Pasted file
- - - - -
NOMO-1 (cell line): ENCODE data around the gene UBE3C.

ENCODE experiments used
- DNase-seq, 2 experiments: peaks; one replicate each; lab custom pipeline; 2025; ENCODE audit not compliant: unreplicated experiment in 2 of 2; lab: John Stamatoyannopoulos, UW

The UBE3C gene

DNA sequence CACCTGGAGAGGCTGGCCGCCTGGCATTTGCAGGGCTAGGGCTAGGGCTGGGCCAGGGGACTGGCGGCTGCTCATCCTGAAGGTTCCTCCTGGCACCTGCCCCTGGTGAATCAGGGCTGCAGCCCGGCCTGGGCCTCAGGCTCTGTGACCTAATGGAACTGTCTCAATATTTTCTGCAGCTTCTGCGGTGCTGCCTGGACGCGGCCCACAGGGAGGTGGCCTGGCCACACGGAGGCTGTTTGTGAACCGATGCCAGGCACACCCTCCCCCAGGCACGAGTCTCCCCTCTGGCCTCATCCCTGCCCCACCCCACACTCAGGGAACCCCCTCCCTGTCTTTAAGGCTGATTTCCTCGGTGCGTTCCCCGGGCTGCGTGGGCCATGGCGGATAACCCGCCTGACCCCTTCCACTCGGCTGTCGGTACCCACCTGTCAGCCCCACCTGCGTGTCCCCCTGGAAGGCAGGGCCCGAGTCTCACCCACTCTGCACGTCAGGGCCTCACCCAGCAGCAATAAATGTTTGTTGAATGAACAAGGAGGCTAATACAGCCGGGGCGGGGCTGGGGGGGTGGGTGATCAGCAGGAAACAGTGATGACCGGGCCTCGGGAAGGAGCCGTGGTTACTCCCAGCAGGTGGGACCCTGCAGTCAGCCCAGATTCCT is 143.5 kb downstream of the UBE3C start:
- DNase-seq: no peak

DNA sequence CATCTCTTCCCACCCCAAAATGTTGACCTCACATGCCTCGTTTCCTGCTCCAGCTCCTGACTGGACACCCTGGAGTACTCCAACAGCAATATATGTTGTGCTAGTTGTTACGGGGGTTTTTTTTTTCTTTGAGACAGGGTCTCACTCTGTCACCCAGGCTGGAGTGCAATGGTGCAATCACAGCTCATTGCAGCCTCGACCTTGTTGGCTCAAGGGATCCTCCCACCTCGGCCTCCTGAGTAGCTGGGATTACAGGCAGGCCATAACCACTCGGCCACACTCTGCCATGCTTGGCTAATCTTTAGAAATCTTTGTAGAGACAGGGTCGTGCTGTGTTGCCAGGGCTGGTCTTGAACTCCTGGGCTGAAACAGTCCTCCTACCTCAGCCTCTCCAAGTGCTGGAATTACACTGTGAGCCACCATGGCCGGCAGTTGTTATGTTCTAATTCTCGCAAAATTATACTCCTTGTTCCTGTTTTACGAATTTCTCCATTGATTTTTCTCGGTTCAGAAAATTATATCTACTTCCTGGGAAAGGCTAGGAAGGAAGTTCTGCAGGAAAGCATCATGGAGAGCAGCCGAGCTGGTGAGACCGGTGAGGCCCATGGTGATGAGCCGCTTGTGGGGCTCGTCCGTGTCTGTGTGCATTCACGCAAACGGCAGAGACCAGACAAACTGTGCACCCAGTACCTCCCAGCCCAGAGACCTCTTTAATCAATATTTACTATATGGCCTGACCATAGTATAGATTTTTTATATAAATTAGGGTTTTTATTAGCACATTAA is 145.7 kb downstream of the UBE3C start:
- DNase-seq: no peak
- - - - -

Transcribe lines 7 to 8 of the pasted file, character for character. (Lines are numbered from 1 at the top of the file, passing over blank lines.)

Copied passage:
DNA sequence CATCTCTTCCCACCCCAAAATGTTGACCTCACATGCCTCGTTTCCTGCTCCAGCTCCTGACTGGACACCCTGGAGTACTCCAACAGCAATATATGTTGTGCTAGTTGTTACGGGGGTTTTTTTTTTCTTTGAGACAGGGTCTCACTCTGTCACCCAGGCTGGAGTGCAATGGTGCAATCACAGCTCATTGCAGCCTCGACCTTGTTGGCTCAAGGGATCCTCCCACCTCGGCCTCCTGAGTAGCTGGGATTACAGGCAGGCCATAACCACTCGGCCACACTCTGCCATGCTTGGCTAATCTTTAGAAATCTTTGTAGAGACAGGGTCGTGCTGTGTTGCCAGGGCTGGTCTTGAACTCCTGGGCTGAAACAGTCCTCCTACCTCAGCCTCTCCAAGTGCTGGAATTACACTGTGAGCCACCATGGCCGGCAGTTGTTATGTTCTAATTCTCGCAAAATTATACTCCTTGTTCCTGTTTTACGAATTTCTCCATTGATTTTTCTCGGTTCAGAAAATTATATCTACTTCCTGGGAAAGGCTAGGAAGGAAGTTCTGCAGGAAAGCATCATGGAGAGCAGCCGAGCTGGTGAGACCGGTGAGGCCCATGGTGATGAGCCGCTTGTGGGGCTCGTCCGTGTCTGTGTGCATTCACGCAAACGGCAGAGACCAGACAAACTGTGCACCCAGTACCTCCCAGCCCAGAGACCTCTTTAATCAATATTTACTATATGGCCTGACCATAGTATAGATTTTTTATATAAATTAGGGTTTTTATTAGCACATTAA is 145.7 kb downstream of the UBE3C start:
- DNase-seq: no peak